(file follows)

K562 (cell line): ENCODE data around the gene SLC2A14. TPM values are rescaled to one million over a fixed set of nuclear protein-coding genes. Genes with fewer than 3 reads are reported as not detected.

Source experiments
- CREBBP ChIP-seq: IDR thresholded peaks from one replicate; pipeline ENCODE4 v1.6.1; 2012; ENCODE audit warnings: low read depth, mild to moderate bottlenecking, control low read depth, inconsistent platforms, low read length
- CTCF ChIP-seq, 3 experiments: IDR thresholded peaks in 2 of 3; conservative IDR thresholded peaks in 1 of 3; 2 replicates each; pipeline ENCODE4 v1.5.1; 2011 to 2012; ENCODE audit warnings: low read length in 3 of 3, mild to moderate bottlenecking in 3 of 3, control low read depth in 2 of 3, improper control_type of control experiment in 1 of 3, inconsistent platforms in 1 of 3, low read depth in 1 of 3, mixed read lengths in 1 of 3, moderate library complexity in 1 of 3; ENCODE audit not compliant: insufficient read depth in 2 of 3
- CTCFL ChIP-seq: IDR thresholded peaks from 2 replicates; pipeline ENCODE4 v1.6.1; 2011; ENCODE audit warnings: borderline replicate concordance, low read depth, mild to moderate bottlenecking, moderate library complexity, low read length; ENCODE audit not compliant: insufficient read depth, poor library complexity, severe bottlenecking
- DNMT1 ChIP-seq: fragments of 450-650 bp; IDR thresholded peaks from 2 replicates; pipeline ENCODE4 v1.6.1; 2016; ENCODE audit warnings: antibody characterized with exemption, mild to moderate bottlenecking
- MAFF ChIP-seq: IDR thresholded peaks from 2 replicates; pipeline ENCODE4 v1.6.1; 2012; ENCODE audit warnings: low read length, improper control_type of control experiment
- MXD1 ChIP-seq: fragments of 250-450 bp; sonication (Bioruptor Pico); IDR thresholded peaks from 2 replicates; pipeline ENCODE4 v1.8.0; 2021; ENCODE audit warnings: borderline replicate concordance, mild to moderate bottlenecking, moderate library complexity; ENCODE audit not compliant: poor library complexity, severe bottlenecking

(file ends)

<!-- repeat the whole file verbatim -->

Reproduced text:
K562 (cell line): ENCODE data around the gene SLC2A14. TPM values are rescaled to one million over a fixed set of nuclear protein-coding genes. Genes with fewer than 3 reads are reported as not detected.

Source experiments
- CREBBP ChIP-seq: IDR thresholded peaks from one replicate; pipeline ENCODE4 v1.6.1; 2012; ENCODE audit warnings: low read depth, mild to moderate bottlenecking, control low read depth, inconsistent platforms, low read length
- CTCF ChIP-seq, 3 experiments: IDR thresholded peaks in 2 of 3; conservative IDR thresholded peaks in 1 of 3; 2 replicates each; pipeline ENCODE4 v1.5.1; 2011 to 2012; ENCODE audit warnings: low read length in 3 of 3, mild to moderate bottlenecking in 3 of 3, control low read depth in 2 of 3, improper control_type of control experiment in 1 of 3, inconsistent platforms in 1 of 3, low read depth in 1 of 3, mixed read lengths in 1 of 3, moderate library complexity in 1 of 3; ENCODE audit not compliant: insufficient read depth in 2 of 3
- CTCFL ChIP-seq: IDR thresholded peaks from 2 replicates; pipeline ENCODE4 v1.6.1; 2011; ENCODE audit warnings: borderline replicate concordance, low read depth, mild to moderate bottlenecking, moderate library complexity, low read length; ENCODE audit not compliant: insufficient read depth, poor library complexity, severe bottlenecking
- DNMT1 ChIP-seq: fragments of 450-650 bp; IDR thresholded peaks from 2 replicates; pipeline ENCODE4 v1.6.1; 2016; ENCODE audit warnings: antibody characterized with exemption, mild to moderate bottlenecking
- MAFF ChIP-seq: IDR thresholded peaks from 2 replicates; pipeline ENCODE4 v1.6.1; 2012; ENCODE audit warnings: low read length, improper control_type of control experiment
- MXD1 ChIP-seq: fragments of 250-450 bp; sonication (Bioruptor Pico); IDR thresholded peaks from 2 replicates; pipeline ENCODE4 v1.8.0; 2021; ENCODE audit warnings: borderline replicate concordance, mild to moderate bottlenecking, moderate library complexity; ENCODE audit not compliant: poor library complexity, severe bottlenecking